Distressed by his mother’s departure and the discovery that his father had killed the dog, Christopher steals his father’s credit card and leaves home in search of his mother; he knows her address but has no idea how to reach it. Not only does he not know where the train station is but, when a compassionate stranger tells him of its location, he is still unable to find it as he has no idea what it looks like.
This kind of helplessness, not common to adults, is a nightmare to a child. The disparity here is that Christopher is not a child; he has simply never learned the basic skills of getting around safely in the suburbs and into the larger urban environment. When he eventually finds himself in London, he struggles desperately with noise, the close proximity of others, the speed of the tube train and the constant visual stimuli. He breaks down, lost and terrified, in a world foreign to the one that his mind inhabits.
While this play is an adaptation of the book by Mark Haddon (2003), it is loyal to the details of Haddon’s story and its rendition is even more intense. Sadly, there is a lot of evidence (eg from the work of Simon Baron-Cohen and Sally Bloch-Rosen) to show that people who are classified as different have a rough ride in our society. While it may be fairly unusual for us to find clients with a form of autism in our therapy rooms, it seems surprising that it is not more spoken about since evidence has shown that 50% of people with Asperger Syndrome suffer with depression. They may also suffer anxiety spells, OCD and, to a lesser extent, psychoses and schizophrenia (Baron-Cohen, 2008).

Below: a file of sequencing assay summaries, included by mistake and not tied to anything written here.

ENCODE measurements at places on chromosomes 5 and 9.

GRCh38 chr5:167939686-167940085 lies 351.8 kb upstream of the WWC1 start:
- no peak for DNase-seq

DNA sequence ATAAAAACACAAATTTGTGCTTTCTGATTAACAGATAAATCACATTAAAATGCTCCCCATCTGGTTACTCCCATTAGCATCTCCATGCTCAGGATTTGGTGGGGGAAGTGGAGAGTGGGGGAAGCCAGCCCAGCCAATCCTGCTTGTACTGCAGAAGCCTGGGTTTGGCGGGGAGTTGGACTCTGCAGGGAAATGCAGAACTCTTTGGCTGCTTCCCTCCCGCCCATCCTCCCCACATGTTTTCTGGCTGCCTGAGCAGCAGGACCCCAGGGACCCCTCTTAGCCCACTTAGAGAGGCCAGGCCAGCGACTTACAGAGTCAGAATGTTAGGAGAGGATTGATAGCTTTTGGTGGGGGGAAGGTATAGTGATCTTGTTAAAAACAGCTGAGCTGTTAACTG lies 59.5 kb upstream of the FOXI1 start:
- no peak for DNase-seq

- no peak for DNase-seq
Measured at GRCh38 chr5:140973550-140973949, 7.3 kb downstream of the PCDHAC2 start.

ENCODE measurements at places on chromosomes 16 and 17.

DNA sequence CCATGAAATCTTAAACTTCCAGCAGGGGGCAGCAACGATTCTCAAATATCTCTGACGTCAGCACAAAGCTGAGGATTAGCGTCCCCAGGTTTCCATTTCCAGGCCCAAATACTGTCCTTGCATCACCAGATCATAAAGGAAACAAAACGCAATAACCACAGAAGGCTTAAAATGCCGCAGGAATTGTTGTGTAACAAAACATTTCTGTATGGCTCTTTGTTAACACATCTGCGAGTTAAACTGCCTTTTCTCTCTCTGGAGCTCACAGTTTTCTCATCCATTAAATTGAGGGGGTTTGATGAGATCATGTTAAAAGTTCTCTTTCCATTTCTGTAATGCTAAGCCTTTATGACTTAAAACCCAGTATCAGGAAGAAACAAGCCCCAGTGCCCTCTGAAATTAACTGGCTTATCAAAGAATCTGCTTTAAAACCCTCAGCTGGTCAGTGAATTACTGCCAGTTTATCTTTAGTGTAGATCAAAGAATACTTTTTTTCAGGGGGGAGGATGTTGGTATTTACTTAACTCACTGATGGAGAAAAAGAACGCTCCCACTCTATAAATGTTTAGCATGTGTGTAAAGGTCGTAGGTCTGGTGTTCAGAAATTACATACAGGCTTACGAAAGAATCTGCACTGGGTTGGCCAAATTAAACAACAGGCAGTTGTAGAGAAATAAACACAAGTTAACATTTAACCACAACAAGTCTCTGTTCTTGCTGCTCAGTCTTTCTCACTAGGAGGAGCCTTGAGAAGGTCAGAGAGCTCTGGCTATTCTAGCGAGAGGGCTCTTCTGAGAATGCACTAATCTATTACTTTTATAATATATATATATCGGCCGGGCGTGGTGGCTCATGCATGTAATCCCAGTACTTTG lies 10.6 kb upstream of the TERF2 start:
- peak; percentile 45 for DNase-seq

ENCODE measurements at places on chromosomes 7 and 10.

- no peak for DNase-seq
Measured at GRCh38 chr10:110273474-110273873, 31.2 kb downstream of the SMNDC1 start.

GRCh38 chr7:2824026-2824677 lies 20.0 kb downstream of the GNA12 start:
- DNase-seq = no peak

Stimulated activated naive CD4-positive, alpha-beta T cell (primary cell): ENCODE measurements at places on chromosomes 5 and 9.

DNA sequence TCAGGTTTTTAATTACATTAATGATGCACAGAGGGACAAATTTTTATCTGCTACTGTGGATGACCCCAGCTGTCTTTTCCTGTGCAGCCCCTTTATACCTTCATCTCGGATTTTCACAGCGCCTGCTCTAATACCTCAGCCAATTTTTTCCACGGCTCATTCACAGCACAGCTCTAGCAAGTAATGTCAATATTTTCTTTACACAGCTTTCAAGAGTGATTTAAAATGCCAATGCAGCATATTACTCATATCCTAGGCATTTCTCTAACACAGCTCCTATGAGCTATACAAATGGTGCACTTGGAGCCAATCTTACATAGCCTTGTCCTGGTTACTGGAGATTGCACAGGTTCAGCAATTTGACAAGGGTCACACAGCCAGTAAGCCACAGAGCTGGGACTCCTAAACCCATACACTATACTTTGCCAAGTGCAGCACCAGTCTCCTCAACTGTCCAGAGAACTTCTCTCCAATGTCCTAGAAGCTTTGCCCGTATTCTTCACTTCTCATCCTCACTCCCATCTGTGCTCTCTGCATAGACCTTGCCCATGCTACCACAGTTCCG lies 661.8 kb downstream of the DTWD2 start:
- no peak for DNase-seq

To my mind this suggests necessary adaptations to our training if we are to become effective therapists for people on the autistic spectrum.
Lynda Woodroffe, MA Psych, has lived and worked in London since 1974; initially in education she is now a psychotherapist/counsellor in private practice.
Baron-Cohen, S., and Wheelwright, S. (1999), ‘Obsessions’ in children with autism or Asperger syndrome: Content analysis in terms of core domains of cognition. The British Journal of Psychiatry 175: 484-490
Baron-Cohen, S. (2008) Autism and Asperger Syndrome. Oxford: Oxford University Press
Bloch-Rosen, S.,(1999), Asperger’s Syndrome, High Functioning Autism and Disorders of the Autistic Continuum. http://www.aspergersyndrome.com/html/research_paper.html
Easton, M. (2003) Asperger Syndrome in the Counselling Room, Counselling and Psychotherapy Journal June 2003
Haddon, M. (2003) The Curious Incident of the Dog in the Night-time. London: Jonathan Cape